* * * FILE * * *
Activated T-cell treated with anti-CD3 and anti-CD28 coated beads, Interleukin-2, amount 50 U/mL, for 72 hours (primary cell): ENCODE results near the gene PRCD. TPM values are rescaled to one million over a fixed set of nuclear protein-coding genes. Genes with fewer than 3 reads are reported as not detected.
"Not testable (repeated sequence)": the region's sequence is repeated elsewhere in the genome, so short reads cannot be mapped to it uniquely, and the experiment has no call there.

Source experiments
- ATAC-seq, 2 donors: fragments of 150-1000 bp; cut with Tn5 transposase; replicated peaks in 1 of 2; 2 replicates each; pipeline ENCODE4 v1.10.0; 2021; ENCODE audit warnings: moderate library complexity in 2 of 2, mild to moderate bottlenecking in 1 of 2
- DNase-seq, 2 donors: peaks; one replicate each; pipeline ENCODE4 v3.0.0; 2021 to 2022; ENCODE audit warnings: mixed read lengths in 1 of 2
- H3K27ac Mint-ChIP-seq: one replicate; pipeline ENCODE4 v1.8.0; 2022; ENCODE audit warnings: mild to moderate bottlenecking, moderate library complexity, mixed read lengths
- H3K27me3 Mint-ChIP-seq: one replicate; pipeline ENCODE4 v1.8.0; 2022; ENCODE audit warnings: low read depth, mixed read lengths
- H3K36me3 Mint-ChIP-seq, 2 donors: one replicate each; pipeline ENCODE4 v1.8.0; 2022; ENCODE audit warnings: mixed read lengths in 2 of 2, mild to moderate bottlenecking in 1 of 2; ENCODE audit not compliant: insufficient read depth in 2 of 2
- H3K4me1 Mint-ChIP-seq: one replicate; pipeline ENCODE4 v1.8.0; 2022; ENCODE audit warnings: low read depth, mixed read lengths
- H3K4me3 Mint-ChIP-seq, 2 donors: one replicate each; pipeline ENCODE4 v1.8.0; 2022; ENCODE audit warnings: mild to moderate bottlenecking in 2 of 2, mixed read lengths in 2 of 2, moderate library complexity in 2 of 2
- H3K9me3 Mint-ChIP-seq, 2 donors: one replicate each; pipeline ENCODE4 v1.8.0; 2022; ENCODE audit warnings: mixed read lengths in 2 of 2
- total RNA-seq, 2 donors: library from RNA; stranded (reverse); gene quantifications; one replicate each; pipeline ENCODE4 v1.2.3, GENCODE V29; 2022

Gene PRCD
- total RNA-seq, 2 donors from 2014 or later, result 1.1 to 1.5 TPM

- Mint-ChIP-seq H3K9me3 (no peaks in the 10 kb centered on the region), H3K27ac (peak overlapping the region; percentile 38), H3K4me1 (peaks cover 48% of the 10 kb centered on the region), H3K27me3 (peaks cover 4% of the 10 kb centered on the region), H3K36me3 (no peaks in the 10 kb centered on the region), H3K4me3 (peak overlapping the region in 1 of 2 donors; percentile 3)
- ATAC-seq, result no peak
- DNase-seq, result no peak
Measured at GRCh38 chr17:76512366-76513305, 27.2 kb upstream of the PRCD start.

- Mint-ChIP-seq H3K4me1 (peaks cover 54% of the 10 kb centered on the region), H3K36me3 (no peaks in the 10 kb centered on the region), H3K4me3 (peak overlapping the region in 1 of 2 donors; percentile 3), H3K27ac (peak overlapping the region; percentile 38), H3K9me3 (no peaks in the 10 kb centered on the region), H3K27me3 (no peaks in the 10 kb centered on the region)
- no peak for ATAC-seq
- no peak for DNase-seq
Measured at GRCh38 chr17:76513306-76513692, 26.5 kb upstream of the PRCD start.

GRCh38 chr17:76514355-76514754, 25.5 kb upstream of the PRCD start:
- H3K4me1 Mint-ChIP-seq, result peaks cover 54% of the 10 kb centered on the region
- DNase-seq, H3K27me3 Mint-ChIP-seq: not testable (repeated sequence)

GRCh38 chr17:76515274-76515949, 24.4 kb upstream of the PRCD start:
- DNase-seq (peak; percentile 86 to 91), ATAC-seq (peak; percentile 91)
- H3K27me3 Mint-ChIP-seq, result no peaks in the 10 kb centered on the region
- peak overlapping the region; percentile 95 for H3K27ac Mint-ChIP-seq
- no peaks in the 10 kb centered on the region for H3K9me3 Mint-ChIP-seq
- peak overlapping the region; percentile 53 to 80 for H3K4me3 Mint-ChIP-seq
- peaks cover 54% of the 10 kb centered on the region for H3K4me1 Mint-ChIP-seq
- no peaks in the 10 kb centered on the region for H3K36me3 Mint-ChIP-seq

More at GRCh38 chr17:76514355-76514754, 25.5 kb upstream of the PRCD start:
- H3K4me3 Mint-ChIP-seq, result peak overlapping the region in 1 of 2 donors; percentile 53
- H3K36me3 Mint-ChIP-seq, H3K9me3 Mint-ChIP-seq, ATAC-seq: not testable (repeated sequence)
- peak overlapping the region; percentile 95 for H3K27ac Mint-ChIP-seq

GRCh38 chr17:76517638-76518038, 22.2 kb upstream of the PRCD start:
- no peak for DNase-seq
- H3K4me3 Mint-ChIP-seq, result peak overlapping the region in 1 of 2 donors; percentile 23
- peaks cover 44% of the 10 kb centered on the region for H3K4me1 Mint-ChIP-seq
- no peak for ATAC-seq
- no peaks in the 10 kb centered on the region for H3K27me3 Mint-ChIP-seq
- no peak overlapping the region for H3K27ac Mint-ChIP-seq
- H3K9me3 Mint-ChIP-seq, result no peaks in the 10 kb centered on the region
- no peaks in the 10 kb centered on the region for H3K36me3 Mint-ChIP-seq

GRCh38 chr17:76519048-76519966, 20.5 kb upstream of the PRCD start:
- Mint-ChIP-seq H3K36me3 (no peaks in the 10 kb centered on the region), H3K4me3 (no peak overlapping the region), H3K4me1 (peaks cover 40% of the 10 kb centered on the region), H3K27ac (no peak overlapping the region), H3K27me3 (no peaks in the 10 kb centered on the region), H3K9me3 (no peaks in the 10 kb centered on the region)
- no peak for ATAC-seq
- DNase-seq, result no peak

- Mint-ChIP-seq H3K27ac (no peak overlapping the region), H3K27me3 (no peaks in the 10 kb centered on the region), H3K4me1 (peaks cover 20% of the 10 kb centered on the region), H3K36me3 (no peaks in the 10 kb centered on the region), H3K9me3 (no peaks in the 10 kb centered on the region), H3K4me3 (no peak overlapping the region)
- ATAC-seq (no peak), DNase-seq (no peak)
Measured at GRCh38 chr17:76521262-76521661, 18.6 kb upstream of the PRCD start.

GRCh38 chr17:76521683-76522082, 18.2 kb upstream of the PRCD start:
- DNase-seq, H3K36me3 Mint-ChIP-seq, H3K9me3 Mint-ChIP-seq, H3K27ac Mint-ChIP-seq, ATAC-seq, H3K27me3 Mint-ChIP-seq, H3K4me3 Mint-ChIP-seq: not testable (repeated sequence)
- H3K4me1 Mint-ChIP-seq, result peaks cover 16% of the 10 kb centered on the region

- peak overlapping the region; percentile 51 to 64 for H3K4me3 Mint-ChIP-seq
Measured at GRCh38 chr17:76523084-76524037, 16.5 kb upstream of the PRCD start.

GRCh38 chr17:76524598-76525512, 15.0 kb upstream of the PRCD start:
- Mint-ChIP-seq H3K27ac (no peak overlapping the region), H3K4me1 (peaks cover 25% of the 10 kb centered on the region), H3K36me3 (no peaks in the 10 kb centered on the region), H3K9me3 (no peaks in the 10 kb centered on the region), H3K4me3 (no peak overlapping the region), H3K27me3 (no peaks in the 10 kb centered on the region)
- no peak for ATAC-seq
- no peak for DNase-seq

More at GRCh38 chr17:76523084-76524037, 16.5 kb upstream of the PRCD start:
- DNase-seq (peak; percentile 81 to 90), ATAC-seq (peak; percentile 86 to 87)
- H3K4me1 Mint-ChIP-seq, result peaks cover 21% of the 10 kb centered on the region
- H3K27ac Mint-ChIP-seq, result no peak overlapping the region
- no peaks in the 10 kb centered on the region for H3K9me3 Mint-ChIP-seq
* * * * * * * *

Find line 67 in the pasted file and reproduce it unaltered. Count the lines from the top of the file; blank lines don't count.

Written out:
- no peaks in the 10 kb centered on the region for H3K9me3 Mint-ChIP-seq